He says there was an understanding with indigenous people. “They understood the language of plants and animals and would enhance what was there. Today we break down what there is, instead of making it a paradise.”
Lynne says indigenous cultures who have had no contact with each other have created identical music.
“They could do this because they are reflecting the natural order in nature. When you go back to ancient languages it’s the same thing, the languages are reflecting the harmonic and mathematical perfection and divine perfection in nature,” she says. This is why she is singing in ancient languages, like Aramaic, and has recently started writing in Sumerian, creating a whole new body of work, in the language of the first culture.
She says the key to accessing profound wisdom is meditation. “Through this you access your inner garden, your archetypes, all aspects of your multi-dimensional soul. This beauty becomes a natural progression into the outer world: whether it is through art or music or advanced architecture or technology or city planning.”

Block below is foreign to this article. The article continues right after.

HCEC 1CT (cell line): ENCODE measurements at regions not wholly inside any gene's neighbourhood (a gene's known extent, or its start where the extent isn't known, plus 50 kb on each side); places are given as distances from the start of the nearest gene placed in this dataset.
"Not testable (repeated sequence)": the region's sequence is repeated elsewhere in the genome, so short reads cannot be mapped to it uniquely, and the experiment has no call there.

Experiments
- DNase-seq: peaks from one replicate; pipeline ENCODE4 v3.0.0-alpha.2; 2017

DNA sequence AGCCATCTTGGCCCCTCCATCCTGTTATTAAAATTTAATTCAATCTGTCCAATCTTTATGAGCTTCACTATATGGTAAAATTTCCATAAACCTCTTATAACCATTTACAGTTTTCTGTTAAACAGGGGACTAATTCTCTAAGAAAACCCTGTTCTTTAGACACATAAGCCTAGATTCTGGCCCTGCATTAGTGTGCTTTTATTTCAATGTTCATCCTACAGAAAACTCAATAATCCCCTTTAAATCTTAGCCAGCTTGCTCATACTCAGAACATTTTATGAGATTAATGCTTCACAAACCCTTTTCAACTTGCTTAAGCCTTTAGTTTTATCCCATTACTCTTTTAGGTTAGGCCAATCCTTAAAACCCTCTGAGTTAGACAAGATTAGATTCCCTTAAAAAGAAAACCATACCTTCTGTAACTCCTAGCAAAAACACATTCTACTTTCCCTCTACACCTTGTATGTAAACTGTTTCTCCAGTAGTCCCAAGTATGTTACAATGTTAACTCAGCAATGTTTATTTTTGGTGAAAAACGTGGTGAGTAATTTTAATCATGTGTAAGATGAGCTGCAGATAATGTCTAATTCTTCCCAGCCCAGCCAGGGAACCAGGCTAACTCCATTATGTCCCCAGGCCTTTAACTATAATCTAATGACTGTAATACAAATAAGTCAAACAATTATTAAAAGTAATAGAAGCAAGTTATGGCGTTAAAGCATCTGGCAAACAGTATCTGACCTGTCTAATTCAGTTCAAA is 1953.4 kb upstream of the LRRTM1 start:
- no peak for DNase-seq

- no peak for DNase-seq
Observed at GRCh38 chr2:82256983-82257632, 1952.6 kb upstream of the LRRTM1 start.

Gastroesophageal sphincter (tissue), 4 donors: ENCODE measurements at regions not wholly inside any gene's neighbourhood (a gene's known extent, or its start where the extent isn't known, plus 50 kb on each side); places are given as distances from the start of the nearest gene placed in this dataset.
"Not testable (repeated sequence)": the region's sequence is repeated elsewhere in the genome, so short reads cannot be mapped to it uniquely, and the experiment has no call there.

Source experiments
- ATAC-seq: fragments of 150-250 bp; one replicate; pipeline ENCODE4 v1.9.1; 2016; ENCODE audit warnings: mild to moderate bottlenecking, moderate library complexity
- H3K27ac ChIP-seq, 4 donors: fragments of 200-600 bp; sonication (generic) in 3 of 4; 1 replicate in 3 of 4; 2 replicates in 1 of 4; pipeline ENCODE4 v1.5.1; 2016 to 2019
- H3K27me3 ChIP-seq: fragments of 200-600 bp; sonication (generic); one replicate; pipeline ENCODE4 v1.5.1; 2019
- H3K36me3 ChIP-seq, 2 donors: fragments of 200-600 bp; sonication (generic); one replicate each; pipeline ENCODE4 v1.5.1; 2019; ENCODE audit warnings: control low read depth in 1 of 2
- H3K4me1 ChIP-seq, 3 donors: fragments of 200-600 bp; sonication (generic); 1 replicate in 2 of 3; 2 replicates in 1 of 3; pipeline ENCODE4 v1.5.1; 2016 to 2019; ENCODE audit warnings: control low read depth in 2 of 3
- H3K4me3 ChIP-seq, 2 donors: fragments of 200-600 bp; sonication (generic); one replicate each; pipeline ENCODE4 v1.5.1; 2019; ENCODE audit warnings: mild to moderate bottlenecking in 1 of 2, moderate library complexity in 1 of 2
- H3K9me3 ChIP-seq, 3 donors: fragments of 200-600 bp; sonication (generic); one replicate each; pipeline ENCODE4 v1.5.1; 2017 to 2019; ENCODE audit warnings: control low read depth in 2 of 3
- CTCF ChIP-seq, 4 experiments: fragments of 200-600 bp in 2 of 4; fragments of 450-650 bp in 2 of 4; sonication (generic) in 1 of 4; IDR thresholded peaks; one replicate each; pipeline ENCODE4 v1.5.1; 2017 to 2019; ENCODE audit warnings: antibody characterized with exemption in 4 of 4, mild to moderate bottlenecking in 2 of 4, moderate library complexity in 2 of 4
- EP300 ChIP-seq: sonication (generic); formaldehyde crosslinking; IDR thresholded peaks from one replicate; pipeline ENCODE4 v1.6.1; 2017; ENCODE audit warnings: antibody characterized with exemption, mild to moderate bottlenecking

She smiles at me. “Don’t listen to your mind, your critical conditioning… just go quiet. It’s that simple. It’s not attached to any culture or religion or conditioning, just go quiet for a little bit every day, and amazing things will happen.”
Yusuf says people confuse pleasure with happiness. He brings our meeting to an end with a Rumi quote: “Yesterday I was clever, so I wanted to change the world. Today I am wise, so I am changing myself.”
The couple’s CD Om Namah Shivaya is my first immersion in their music and it is honeyed bliss. Somehow the last two tracks have mesmerised me and I’ve not given the rest of the CD a chance. Yet. But I know every note of Lokah Samastah Sukhino Bhavantu and the title track.
And I recognise alchemy in music when I hear it.
Desert Rose is coming to the USA! They will be performing at PEACE IN THE PARK in Central Park, NYC in June/July 2016.